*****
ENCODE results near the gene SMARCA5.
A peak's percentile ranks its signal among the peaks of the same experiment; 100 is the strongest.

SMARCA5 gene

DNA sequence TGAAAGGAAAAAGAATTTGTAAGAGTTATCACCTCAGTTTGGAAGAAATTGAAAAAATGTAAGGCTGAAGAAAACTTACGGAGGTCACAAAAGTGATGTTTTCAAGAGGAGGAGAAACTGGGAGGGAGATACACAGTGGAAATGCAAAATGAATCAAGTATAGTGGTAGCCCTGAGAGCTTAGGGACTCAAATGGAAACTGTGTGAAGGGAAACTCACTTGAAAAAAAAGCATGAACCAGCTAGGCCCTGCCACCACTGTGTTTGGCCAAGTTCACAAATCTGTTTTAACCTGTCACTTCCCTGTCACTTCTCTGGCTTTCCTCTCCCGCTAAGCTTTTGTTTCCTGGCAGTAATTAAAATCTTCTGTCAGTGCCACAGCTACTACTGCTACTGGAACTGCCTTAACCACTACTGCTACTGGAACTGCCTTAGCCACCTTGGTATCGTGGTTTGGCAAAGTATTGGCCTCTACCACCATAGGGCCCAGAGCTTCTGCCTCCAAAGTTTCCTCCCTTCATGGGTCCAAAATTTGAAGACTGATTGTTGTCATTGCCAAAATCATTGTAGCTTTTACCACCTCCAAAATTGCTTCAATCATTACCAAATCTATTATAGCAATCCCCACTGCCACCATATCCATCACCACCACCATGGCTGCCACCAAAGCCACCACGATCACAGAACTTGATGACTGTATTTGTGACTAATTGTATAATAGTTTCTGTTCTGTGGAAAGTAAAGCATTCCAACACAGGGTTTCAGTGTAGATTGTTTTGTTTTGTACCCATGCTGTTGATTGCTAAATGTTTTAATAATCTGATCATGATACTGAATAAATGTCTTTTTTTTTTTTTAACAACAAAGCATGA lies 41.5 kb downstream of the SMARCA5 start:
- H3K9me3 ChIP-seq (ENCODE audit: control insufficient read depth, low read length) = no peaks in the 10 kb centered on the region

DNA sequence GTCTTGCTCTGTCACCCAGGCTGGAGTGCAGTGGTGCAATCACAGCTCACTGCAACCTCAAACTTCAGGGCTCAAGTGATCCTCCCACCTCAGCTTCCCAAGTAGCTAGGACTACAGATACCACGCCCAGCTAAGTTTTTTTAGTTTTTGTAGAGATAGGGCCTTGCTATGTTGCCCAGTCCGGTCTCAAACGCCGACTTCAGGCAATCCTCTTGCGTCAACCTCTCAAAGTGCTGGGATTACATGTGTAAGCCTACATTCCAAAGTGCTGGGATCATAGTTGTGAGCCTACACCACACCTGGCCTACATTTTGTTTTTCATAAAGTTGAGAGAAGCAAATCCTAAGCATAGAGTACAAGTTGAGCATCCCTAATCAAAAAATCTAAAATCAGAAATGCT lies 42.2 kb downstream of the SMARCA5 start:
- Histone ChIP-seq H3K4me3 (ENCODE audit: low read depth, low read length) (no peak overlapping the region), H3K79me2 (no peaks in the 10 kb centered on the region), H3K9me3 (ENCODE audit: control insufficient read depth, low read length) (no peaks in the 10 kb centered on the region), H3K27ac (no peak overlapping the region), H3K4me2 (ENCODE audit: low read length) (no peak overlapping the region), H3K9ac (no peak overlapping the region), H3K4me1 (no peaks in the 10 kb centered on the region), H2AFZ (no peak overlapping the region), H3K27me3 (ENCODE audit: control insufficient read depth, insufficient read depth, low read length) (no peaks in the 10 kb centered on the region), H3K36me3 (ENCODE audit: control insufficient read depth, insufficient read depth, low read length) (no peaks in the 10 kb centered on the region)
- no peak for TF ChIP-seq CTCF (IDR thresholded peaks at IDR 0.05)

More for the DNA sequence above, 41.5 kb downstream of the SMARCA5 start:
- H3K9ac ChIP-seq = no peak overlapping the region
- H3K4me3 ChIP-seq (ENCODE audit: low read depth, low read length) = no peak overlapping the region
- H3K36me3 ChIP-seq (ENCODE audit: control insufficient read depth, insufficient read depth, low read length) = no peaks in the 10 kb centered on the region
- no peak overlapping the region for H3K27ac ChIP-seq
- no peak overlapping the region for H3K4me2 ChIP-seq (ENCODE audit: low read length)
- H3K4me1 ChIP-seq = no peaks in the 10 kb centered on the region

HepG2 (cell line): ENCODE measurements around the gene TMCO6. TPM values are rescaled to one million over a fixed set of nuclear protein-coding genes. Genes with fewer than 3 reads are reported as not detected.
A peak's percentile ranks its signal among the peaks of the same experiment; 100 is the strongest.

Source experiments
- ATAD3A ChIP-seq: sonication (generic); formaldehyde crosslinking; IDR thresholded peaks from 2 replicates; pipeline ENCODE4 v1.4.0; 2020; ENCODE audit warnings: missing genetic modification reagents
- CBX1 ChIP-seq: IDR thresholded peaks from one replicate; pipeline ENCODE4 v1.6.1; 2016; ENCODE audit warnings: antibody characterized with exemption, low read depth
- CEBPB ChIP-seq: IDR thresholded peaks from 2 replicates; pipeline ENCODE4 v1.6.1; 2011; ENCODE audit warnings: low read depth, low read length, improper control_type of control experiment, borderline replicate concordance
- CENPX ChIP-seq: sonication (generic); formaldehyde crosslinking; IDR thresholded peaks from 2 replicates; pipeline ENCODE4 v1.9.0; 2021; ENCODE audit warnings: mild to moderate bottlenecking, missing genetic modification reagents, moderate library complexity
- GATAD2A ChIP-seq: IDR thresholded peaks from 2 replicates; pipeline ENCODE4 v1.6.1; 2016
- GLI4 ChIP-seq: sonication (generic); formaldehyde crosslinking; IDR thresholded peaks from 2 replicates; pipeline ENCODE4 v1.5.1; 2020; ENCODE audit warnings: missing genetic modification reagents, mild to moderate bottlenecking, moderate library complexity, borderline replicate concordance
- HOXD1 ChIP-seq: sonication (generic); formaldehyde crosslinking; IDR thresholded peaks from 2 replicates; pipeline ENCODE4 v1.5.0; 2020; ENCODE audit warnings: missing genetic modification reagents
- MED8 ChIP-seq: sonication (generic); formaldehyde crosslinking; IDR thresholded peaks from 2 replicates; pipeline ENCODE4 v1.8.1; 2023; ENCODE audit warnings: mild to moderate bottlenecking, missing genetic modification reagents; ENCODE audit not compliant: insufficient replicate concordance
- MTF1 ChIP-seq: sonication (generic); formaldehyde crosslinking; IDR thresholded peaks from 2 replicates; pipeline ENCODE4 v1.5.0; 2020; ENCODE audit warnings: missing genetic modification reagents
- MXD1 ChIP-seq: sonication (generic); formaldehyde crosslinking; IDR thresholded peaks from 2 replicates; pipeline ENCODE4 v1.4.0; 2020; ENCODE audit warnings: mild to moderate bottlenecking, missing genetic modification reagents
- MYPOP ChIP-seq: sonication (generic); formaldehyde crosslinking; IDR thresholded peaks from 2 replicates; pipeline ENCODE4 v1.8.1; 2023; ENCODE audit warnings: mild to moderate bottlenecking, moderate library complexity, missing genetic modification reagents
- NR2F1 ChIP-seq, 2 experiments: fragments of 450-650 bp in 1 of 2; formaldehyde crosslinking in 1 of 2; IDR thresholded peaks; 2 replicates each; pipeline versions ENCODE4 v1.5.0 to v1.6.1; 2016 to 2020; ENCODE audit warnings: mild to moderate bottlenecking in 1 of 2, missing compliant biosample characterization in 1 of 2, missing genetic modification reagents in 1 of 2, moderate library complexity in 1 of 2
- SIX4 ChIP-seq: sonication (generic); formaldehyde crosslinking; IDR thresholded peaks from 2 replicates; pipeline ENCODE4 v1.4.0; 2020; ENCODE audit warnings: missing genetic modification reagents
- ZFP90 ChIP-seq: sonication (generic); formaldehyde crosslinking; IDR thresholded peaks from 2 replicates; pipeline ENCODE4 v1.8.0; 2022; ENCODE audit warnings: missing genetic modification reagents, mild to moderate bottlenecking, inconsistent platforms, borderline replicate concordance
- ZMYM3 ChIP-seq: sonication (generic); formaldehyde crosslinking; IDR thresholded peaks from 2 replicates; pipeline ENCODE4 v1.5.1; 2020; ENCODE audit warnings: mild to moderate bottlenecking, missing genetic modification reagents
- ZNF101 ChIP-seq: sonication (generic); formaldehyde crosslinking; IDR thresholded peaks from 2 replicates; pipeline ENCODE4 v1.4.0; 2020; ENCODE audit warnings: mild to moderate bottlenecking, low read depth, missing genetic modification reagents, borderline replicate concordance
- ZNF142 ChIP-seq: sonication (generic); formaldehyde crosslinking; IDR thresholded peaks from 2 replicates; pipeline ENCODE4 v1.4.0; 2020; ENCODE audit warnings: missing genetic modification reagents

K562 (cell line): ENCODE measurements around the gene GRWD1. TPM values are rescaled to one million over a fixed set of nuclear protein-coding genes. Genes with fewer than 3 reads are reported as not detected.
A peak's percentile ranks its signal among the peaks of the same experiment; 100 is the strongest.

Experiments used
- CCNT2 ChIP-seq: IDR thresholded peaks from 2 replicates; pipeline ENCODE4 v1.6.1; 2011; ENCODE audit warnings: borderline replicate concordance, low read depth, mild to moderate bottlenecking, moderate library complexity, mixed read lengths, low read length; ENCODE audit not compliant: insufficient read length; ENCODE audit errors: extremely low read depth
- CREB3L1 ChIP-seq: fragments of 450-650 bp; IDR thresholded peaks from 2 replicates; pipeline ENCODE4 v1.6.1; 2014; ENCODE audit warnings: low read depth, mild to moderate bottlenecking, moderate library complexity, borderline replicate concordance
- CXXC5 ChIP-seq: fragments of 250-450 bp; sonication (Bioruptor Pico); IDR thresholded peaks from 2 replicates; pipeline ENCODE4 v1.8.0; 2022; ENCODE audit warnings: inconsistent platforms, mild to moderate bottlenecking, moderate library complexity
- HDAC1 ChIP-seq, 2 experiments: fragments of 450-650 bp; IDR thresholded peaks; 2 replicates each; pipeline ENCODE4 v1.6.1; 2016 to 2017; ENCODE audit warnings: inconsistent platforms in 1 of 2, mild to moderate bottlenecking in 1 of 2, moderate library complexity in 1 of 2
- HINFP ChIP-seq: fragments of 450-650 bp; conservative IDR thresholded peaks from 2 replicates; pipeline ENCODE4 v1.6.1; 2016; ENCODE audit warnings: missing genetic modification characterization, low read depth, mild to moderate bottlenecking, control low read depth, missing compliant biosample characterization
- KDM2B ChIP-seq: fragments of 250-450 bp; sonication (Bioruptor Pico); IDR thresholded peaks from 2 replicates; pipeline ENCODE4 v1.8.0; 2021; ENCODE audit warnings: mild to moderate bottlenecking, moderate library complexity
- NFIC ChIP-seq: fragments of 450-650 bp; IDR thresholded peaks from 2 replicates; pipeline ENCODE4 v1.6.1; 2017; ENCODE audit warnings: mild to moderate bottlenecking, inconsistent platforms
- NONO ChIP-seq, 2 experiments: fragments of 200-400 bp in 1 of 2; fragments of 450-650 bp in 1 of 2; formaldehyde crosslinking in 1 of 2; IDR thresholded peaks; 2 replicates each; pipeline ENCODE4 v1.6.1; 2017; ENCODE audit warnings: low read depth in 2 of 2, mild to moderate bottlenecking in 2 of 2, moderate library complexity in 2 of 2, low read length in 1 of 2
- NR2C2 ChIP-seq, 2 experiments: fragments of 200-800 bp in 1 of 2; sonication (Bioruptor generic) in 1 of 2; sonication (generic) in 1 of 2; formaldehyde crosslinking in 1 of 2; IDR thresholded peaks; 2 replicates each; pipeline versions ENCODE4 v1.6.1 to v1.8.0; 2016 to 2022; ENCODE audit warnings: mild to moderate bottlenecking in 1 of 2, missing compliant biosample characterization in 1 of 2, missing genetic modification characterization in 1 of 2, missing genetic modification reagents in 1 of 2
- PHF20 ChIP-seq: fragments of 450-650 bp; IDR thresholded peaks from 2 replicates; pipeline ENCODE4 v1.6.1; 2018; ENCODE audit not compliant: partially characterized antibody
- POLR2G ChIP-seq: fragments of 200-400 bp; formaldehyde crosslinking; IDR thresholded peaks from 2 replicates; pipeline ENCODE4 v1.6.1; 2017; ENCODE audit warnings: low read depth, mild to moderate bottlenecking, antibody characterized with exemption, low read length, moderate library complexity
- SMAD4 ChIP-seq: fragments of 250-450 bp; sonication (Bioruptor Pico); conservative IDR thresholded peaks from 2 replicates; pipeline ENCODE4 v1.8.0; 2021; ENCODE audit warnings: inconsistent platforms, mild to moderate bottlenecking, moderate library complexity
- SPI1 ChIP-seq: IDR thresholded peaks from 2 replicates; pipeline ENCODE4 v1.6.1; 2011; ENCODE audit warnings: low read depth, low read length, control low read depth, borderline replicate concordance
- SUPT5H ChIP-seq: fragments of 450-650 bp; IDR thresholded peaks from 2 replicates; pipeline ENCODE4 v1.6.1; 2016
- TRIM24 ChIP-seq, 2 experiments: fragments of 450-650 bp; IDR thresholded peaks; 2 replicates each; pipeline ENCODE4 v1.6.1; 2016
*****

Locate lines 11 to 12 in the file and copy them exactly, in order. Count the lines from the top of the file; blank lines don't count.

- H3K4me3 ChIP-seq (ENCODE audit: low read depth, low read length) = no peak overlapping the region
- H3K36me3 ChIP-seq (ENCODE audit: control insufficient read depth, insufficient read depth, low read length) = no peaks in the 10 kb centered on the region